• Further, it contains very good amounts of another anti-oxidant vitamin, vitamin-A. 100 g fresh head provides 623 IU or 21 % of recommended daily levels. Together with other pro-vitamins like beta-carotene, alpha-carotene, and zea-xanthin, vitamin A helps maintain integrity of skin and mucus membranes. Vitamin A is essential for healthy eye-sight and helps prevent from macular degeneration of the retina in the elderly population.
  • Broccoli leaves (green tops) are an excellent source of carotenoids and vitamin A; (provide 16000 IU of vitamin A per 100 g) contain these compounds several times greater than that in the flower-head.
  • Fresh broccoli heads are an excellent source of folates; contain about 63 µg/100 g (Provides 16% of RDA). Studies have shown that consumption of fresh vegetables and fruits rich in folates during pre-conception, and pregnancy helps prevent neural tube defects in the offspring.
  • This flower vegetable is rich source of vitamin-K; and B-complex group of vitamins like niacin (vit B-3), pantothenic acid (vit.B-5), pyridoxine (vit.B-6), and riboflavin. The flower heads also have some amount of omega-3 fatty acids.
  • It is also a good source of minerals like calcium, manganese, iron, magnesium, selenium, zinc and phosphorus.
  • Broccoli can provide you
    with some special cholesterol-lowering benefits if you will cook it by
    The fiber-related components in broccoli do a better job of
    binding together with bile acids in your digestive tract when they’ve been
    steamed. When this binding process takes place, it’s easier for bile acids
    to be excreted, and the result is a lowering of your cholesterol levels.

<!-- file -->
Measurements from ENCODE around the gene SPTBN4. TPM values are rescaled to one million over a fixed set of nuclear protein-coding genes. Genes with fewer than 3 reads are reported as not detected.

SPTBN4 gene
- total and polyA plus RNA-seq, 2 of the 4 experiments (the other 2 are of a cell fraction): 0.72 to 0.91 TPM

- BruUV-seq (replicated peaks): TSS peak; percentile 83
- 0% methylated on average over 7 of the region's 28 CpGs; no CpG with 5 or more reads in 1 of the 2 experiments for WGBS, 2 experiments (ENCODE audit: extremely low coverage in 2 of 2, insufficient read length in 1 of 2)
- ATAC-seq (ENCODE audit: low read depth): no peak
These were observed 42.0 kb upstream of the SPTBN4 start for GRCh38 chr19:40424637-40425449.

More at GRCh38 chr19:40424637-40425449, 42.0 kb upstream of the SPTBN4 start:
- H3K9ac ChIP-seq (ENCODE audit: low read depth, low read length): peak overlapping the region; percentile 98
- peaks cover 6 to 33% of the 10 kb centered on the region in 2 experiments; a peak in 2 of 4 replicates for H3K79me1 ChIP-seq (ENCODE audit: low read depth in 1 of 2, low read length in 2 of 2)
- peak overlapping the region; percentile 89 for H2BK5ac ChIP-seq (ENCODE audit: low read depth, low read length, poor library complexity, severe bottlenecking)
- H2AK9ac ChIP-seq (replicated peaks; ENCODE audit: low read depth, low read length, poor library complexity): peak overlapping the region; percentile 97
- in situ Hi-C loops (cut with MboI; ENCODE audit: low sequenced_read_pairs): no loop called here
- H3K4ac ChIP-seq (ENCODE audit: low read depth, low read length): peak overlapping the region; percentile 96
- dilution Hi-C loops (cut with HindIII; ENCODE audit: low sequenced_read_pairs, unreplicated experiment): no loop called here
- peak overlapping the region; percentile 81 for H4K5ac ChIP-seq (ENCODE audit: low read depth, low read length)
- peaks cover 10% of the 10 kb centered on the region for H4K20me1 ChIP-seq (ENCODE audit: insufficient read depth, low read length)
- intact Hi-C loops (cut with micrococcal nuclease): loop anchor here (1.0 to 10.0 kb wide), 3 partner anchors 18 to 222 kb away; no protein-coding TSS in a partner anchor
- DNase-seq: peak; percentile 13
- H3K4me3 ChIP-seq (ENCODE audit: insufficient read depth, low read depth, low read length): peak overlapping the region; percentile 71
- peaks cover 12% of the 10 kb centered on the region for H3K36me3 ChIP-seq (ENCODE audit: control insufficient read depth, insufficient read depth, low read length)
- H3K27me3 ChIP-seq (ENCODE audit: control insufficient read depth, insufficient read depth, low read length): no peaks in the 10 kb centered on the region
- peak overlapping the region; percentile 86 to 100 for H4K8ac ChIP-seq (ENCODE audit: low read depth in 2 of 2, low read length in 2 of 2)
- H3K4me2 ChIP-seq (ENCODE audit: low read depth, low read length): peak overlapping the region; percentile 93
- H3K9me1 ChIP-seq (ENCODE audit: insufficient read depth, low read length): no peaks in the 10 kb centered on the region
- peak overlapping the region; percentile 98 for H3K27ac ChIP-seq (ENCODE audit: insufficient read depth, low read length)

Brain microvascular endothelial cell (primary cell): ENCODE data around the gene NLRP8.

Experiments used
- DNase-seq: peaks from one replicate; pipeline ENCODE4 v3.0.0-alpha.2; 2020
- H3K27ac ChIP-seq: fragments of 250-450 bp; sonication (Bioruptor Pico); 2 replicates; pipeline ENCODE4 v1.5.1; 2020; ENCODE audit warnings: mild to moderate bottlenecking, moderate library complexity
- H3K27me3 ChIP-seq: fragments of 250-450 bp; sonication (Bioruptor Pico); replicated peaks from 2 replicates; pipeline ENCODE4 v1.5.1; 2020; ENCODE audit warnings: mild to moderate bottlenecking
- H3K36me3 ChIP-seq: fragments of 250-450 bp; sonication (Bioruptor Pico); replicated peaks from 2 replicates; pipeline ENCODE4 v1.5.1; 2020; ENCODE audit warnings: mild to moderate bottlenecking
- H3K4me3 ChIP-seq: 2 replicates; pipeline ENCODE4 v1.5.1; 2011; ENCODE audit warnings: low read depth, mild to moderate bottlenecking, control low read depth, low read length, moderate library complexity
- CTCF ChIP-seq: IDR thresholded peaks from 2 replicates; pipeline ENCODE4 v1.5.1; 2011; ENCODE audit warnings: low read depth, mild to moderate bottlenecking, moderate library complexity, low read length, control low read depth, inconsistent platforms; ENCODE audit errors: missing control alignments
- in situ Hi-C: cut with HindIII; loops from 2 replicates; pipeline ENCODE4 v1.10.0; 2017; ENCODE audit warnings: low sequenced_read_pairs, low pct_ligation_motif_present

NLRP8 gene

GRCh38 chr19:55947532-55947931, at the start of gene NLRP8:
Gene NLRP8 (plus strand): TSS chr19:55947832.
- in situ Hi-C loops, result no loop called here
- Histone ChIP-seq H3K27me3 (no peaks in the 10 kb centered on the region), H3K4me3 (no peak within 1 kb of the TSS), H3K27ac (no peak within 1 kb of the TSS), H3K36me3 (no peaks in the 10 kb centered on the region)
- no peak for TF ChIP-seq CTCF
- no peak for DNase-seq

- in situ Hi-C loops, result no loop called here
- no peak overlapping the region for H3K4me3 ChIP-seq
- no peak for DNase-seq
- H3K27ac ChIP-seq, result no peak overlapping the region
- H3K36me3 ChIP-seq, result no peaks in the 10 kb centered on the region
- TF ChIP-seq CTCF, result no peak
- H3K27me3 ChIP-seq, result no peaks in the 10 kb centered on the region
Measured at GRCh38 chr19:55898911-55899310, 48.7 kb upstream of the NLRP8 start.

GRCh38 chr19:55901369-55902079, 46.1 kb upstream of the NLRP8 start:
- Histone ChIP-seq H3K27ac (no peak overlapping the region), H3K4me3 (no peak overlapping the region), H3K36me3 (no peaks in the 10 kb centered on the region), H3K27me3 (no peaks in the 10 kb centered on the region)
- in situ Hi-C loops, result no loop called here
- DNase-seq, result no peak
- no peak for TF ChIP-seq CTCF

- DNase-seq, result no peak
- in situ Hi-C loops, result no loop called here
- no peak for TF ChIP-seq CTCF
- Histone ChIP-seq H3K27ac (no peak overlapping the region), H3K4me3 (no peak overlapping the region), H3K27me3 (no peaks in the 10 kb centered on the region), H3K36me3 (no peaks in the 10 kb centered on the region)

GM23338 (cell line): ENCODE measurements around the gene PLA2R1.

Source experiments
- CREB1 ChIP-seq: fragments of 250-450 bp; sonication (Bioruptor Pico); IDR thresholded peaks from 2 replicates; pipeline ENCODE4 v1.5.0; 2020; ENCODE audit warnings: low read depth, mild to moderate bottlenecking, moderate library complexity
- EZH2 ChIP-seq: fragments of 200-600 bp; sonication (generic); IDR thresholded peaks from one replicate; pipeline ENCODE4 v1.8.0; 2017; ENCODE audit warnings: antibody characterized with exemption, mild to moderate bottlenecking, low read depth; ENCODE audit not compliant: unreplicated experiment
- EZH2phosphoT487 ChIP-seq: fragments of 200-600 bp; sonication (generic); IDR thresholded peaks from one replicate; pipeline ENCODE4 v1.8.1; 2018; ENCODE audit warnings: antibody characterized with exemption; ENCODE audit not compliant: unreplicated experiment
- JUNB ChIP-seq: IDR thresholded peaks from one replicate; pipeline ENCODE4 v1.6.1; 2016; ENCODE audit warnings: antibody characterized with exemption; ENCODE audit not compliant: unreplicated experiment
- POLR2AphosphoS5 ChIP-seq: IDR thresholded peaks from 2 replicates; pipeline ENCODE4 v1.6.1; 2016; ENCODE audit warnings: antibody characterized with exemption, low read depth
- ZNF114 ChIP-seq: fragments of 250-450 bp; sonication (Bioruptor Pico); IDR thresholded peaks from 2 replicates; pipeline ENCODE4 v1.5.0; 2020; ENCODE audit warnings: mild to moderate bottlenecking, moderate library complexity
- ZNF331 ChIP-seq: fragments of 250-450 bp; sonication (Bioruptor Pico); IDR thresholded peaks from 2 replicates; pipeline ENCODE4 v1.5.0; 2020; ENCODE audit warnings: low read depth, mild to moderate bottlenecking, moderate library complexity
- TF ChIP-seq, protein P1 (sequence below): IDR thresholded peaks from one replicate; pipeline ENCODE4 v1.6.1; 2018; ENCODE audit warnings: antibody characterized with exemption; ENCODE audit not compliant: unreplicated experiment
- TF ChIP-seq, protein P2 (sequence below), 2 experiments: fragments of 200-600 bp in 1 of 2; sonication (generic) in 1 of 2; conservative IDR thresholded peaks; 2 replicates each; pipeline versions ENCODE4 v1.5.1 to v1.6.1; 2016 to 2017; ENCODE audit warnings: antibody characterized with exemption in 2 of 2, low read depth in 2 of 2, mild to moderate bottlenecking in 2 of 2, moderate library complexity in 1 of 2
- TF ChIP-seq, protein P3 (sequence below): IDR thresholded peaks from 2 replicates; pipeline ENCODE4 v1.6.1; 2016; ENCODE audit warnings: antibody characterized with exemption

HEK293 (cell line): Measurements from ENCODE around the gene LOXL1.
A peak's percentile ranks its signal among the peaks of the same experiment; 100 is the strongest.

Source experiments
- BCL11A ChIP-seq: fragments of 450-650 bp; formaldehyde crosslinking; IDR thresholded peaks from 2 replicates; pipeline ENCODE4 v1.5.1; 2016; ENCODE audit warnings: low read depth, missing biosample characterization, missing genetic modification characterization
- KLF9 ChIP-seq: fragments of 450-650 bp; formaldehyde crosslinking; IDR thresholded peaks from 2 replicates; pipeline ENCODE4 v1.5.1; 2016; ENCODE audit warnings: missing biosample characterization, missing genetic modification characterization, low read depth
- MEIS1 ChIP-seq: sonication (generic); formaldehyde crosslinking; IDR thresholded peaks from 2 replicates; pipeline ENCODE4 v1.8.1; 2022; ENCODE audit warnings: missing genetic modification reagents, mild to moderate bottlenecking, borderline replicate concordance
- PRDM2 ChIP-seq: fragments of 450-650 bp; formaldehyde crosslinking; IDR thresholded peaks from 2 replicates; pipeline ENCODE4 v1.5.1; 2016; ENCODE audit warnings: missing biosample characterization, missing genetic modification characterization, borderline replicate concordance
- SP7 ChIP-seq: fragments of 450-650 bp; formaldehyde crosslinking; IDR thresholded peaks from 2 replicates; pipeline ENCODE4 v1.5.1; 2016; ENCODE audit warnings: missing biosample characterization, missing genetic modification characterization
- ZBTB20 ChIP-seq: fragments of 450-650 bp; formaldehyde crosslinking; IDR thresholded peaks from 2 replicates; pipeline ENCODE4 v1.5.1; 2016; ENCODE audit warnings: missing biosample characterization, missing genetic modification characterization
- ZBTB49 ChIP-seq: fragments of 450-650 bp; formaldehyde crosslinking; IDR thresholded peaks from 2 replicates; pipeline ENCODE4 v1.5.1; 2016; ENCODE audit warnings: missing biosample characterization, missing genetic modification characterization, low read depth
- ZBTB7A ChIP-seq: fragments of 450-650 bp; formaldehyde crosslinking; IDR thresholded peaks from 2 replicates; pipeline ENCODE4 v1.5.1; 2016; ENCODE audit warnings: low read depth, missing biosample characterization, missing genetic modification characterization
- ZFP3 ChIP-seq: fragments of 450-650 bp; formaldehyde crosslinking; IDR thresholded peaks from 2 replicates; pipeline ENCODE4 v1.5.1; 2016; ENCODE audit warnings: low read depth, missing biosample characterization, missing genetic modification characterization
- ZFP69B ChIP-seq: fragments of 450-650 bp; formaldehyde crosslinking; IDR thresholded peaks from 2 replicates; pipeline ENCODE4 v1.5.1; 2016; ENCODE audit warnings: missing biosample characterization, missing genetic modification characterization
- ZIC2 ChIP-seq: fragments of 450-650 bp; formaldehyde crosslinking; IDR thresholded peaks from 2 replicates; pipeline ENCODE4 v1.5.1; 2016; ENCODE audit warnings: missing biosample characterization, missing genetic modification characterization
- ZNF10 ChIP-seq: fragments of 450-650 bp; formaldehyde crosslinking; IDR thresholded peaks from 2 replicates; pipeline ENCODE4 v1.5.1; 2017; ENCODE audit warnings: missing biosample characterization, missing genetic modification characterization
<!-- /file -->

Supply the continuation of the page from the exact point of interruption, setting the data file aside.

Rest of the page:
Raw broccoli still has cholesterol-lowering ability—just not as much.
  • Broccoli has a strong,
    positive impact on our body’s detoxification system, and researchers have
    recently identified one of the key reasons for this detox benefit.
    Glucoraphanin, gluconasturtiian, and glucobrassicin are 3 glucosinolate
    phytonutrients found in a special combination in broccoli. 
  • Broccoli may help us solve
    our vitamin D deficiency epidemic.
    When large supplemental doses of
    vitamin D are needed to offset deficiency, ample supplies of vitamin K and
    vitamin A help keep our vitamin D metabolism in balance. Broccoli has an
    unusually strong combination of both vitamin A (in the form of
    beta-carotene) and vitamin K. For people faced with the need to rebuild
    vitamin D stores through vitamin D supplements, broccoli may be an ideal
    food to include in the diet.
  • Broccoli is a particularly
    rich source of a flavonoid called kaempferol. Recent research has shown
    the ability of kaempferol to lessen the impact of allergy-related
    substances on our body. This kaempferol connection helps to explain the
    unique anti-inflammatory benefits of broccoli, and it should also open the
    door to future research on the benefits of broccoli for a hypoallergenic
    diet.      source ..Internet